In recent years, Sunni Islamist movements across the Arab world have looked to emulate Turkey’s model of governance under the ruling Justice and Development Party (AKP). Some of these movements have attempted to reproduce the Turkish model, ignoring critical issues such as the disparity between the gradual evolution of the AKP versus the sudden jolt of change brought about by the uprisings of the Arab Spring.
This paper reviews the influence of the Turkish experience on Arab Islamist movements at the conceptual, intellectual, and organizational/procedural levels. Looking at the countries of the Arab Spring, the paper examines the successes and failures resulting from emulating the Turkish experience and the likely impact on the future of these movements.
Led by former Turkish Prime Minister Necmettin Erbakan, a large number of young members of the Turkish Virtue party—labelled Milly Gorus (National Viewpoint)—established the AKP in August 2001. Arab Islamist movements, the Muslim Brotherhood group in particular, received the AKP’s emergence with a great deal of uncertainty and alarm. Many Islamists interpreted the AKP’s formation as a secession from the “Islamic Movement” because of Erbakan’s special links to that movement. Furthermore, the new party remained adamant in parting from Erbakan, even accusing his party of collaborating with the West and Israel.
But the confidence gap between the AKP and the Brotherhood was rapidly bridged, motivated by political developments in Turkey and the Arab world. The electoral success of the AKP, coupled with its Islamist policies, drew widespread regional admiration. At the same time, the AKP provided support to Arab Islamist opposition movements. This support continued through to the uprisings of the Arab Spring, an important factor that built close ties between the AKP and Arab Islamist movements.
Since 2011, Turkey has played an important role in the region vis-à-vis the Arab Spring revolutions and has provided a safe haven for Islamist leaders who were forced out by counter-revolutionary powers. Accordingly, Turkey has been able to exert political influence on the movements’ decision-making and policies. But the greatest influence exerted by the AKP was its ability to set a “model” for these movements, showcasing itself as a conservative party that succeeded in ruling a country as large as Turkey, while successfully integrating its conservative Islamist background with democracy.
Though the AKP has influenced parties and thinkers across the Islamic world, this paper will highlight its impact on Sunni Islamist movements, particularly the so-called “political Islam” movements. This is because these movements have been deeply affected by the AKP and have been more prominent in the revolutionary scene.
For most of its history, modern movements in political Islam have been largely concerned with top issues such as Islamization of the state, Islamic governance, and the adoption of sharia law. These concerns were reflected in the names of Islamist parties, such as Jabhat al-A’mal al-Islami (Islamic Action Front) in Jordan or the Islamic Salvation Front in Algeria. After the 1990s, these movements altered their approach and political posture in parallel with a number of regional and international developments.
Several factors contributed to the emergence of the AKP’s influence. One noteworthy strategy of the AKP was to project an Islamic worldview while officially maintaining an identity as a democratic conservative party.
The Turkish model prompted large scale intellectual reforms by Arab Islamist movements, particularly in Tunisia, Egypt, and Morocco. These movements underwent deep reevaluations of contentious concepts such as democracy, secularism, citizenship, and the relationship between mosque and state.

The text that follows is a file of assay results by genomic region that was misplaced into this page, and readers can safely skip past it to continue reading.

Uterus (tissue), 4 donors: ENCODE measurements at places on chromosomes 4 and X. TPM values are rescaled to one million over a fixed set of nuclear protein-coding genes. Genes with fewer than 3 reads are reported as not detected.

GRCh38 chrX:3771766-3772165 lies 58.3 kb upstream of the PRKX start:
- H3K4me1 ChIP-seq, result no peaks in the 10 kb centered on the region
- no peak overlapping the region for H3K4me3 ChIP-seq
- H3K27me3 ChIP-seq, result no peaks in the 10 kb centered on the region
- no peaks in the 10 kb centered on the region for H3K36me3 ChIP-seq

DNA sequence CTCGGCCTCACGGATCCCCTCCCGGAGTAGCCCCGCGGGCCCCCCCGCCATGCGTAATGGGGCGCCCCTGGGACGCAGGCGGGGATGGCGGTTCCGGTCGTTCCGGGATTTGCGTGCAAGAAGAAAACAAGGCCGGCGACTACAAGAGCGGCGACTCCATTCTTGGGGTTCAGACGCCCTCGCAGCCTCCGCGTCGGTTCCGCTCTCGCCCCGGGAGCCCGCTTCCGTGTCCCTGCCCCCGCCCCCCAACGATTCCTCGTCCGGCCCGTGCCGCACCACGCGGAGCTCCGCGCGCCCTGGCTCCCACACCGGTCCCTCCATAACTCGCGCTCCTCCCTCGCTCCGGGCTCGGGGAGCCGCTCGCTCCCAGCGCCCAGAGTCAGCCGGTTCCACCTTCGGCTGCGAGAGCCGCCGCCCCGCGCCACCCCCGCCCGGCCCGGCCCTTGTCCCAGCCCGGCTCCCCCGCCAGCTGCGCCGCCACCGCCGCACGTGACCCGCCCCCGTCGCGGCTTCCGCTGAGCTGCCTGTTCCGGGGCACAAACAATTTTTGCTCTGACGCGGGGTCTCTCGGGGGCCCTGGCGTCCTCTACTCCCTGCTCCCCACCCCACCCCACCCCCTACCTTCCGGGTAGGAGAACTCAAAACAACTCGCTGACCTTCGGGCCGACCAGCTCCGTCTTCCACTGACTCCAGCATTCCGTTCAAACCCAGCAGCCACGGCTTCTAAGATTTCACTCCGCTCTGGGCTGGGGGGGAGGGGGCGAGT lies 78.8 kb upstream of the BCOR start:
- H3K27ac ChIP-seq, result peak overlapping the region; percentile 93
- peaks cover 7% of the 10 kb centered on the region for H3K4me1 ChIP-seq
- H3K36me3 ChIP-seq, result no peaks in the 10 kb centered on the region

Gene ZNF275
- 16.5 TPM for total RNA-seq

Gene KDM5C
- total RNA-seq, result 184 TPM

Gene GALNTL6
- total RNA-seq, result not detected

After years of tepidly accepting democracy while raising reservations over its philosophical underpinnings, the Arab Islamist movements, particularly those linked to the Muslim Brotherhood, began to put forward an approach that adopted operational democracy by classifying it as an advantageous political ideology that has no contradiction with Islamic shura (consultation).
Citizenship and equality between all people in rights and duties has been restated by Islamist movements, with notable exceptions such as prohibiting women and non-Muslims from assuming presidential portfolios. The leader of Tunisia’s Nahda Party, Rashid Ghannouchi, has even endorsed full citizenship rights for all, including non-believers and women.
Influenced by the Turkish model, many Arab Islamist movements conceded to exercising political activity under the state umbrella by renouncing their call for transnational sharia rule. In the aftermath of the Arab Spring, many parties renounced secretive political work and established open political parties. The Tunisian Nahda Party took one step further, officially moving from the platform of “political Islam” to “democratic Islamism”. Such a shift can be viewed as a modified version of “conservative democracy” pioneered by the AKP.
The Moroccan Justice and Development party has called for a civil state guided by Islamic principles that would be governed by the law enacted by an authorized (elected) body.
By softening its religious approach and embracing a political style that accommodates the cultural norms of the wider society, the AKP was largely able to deflate domestic and external pressure over its Islamist orientation. Other Arab Islamist movements have done the same when they embraced aspects of globalization, modernism, and democracy, without invoking the language of religious verses.
The intellectual and conceptual reevaluations have impacted the political behavior of these Islamist movements, particularly in the post-revolution era. These developments have been marked by collision between idealistic perceptions and the pragmatism of politics and governance within a civil state.
Turkish president Recep Tayyip Erdogan was himself a major influence on Arab Islamists as evinced by election campaigns across the Arab world. Erdogan is often depicted as a shining symbol of Turkish political development, to the point of that a number of Egyptian presidential candidates branded themselves as “Egypt’s Erdogan”.
The relation between mosque and state